My mother used to use one of these and I LOVED it as a kid.  Alas, it only goes to 10 or 20 bucks!

My mother used to use one of these at the grocery store and I LOVED it as a kid. Alas, it only goes to 10 or 20 bucks!

Lately I’ve been taking greater care to stay on a grocery budget, and the process has been quite enlightening.  Though I never went hog-wild buying cartloads of groceries, I often found myself buying things in advance that we didn’t yet need, or lots of one thing, like fruit, without thinking about how much bread and protein foods we would need later in the week.  In other words, I wasn’t planning well, despite having a list.

Here are some tips that helped me:

1. Keep track of the bill as you shop.  I kept my list and my cell phone together and entered each item in the phone’s calculator.  It’s a pain when the calculator accidentally zeros out on you once in a while, but after entering the prices of everything for a few weeks, I found that I can look at the list and very closely estimate the cost before I shop.  If I have 10 things on the list and I know they will come to about $30, I know how to estimate from there if I decide to add ice cream as an impulse purchase — or decide that this week, I really shouldn’t.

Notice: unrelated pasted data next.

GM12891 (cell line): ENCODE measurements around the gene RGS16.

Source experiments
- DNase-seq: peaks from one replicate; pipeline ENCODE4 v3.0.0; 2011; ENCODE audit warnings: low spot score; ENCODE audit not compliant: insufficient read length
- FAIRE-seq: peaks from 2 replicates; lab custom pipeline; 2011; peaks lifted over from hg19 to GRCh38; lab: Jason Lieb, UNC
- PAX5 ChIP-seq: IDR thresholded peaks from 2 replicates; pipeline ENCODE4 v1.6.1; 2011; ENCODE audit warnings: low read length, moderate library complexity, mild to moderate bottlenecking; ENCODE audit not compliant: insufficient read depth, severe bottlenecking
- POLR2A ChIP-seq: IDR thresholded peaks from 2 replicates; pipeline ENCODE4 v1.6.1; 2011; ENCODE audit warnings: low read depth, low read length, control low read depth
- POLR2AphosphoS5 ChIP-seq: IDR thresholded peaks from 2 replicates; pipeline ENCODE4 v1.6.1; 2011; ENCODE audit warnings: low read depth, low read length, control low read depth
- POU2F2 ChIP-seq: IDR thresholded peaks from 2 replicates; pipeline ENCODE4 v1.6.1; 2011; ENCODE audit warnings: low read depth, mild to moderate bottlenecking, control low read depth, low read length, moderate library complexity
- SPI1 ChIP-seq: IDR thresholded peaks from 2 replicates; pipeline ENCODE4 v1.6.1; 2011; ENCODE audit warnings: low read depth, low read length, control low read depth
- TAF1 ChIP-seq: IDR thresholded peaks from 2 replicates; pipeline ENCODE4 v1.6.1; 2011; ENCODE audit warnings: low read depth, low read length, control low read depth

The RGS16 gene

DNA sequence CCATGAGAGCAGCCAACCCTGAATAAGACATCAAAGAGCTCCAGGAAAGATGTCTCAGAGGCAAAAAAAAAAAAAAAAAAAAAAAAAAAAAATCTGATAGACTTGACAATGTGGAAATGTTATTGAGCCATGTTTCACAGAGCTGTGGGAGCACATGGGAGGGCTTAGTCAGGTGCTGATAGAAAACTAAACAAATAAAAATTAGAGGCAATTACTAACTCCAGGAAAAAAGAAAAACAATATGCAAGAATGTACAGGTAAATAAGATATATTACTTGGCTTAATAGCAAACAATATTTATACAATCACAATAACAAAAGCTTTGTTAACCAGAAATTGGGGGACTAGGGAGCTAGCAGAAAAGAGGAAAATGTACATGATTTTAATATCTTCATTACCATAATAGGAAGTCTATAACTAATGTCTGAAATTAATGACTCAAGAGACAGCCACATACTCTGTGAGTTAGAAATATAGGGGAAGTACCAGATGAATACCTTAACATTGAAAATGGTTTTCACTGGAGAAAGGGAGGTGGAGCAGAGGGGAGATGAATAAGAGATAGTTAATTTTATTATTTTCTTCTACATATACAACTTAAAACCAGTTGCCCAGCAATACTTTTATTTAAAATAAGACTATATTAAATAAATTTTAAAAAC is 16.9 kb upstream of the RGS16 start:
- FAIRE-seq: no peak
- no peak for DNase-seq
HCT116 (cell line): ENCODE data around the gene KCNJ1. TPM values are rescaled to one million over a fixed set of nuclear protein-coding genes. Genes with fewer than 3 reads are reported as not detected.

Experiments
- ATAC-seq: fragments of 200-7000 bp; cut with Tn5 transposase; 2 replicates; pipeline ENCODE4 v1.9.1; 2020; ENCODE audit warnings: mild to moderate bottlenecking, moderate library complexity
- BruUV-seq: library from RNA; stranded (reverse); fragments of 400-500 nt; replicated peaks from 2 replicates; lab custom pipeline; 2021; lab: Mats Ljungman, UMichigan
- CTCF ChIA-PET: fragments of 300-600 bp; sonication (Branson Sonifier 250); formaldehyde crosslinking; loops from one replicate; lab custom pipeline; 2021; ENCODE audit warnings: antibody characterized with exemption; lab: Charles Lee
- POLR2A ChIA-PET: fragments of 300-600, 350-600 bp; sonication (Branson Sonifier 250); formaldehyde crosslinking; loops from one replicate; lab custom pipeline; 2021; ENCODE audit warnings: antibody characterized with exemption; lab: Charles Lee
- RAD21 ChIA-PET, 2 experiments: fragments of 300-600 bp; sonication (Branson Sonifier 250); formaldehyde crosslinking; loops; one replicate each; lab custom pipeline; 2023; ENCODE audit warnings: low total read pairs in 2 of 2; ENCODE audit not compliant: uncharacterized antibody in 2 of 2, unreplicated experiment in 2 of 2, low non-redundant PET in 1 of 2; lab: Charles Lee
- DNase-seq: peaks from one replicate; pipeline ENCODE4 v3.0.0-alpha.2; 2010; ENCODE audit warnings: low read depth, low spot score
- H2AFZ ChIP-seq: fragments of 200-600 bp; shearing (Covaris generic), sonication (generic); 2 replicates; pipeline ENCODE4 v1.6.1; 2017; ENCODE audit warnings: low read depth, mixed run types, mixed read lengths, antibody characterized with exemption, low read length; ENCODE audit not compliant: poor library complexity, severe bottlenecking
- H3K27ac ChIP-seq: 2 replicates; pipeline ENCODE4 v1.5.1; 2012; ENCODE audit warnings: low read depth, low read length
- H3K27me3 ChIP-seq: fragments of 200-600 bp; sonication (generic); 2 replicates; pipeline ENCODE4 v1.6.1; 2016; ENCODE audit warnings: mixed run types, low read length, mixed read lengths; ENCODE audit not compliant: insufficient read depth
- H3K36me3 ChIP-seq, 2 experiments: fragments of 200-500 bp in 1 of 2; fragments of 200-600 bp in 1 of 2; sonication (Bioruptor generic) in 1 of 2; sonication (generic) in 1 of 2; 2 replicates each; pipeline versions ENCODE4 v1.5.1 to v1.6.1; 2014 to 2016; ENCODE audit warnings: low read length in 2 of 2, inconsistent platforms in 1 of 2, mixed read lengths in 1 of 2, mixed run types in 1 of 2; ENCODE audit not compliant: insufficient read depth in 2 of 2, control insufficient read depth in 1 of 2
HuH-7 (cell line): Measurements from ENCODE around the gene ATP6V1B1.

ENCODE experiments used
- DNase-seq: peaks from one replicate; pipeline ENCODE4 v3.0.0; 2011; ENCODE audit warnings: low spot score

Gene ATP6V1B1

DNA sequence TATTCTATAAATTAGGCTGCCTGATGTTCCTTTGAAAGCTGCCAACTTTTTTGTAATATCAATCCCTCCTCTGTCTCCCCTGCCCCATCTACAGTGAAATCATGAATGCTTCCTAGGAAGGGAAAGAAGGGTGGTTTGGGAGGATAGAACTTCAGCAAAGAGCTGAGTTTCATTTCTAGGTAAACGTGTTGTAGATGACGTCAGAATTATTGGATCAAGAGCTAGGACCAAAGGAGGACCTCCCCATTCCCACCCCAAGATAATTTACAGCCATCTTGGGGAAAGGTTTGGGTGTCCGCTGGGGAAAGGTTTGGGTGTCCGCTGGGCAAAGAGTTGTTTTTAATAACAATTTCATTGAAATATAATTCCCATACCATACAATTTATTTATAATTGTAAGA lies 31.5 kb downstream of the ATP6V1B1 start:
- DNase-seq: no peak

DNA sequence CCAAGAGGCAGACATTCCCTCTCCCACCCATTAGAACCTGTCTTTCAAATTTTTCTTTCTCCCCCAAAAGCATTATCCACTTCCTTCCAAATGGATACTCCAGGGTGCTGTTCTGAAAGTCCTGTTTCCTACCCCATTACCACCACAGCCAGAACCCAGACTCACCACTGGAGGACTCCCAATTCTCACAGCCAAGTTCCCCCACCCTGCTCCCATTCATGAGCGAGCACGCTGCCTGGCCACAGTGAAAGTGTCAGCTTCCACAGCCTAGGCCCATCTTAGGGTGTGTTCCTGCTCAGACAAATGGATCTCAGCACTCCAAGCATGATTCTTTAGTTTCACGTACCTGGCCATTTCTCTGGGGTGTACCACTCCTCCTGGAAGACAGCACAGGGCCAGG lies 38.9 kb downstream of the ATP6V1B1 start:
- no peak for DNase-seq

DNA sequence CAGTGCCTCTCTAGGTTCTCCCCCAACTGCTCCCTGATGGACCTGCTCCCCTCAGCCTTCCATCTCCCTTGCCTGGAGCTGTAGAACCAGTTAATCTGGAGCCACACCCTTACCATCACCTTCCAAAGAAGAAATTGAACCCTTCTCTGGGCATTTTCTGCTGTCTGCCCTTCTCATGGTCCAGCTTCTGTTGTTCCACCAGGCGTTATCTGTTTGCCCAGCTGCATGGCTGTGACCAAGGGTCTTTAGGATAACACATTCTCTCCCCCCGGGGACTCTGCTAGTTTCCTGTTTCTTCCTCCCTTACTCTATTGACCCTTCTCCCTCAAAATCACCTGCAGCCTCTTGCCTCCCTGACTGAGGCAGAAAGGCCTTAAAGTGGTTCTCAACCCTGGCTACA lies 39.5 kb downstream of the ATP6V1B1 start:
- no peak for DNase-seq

2. Know your prices.  I know what yogurt, tofu, beans, and even some chips cost at every market where we shop.  If there’s a sale on yogurt or canned beans, I’m all over it because that’s two items we eat nearly every day.  Be careful about package size — sometimes an item will cost the same amount at Trader Joe’s as it does at Costco, but at Costco you get twice as much.  Which is great ONLY if you will consume twice as much.  Here’s an example: Costco has 6 heads of conventionally grown baby Romaine lettuce for $2.99 — the price for three organic heads of baby Romaine at Trader Joe’s.  I like organic, but when money’s tight, sometimes we do without.  If you’re a family of four, it’s 100 degrees outside and you’re eating salad until November, this is awesome.  If you live alone and don’t have a herd of pet rabbits, it doesn’t work at all.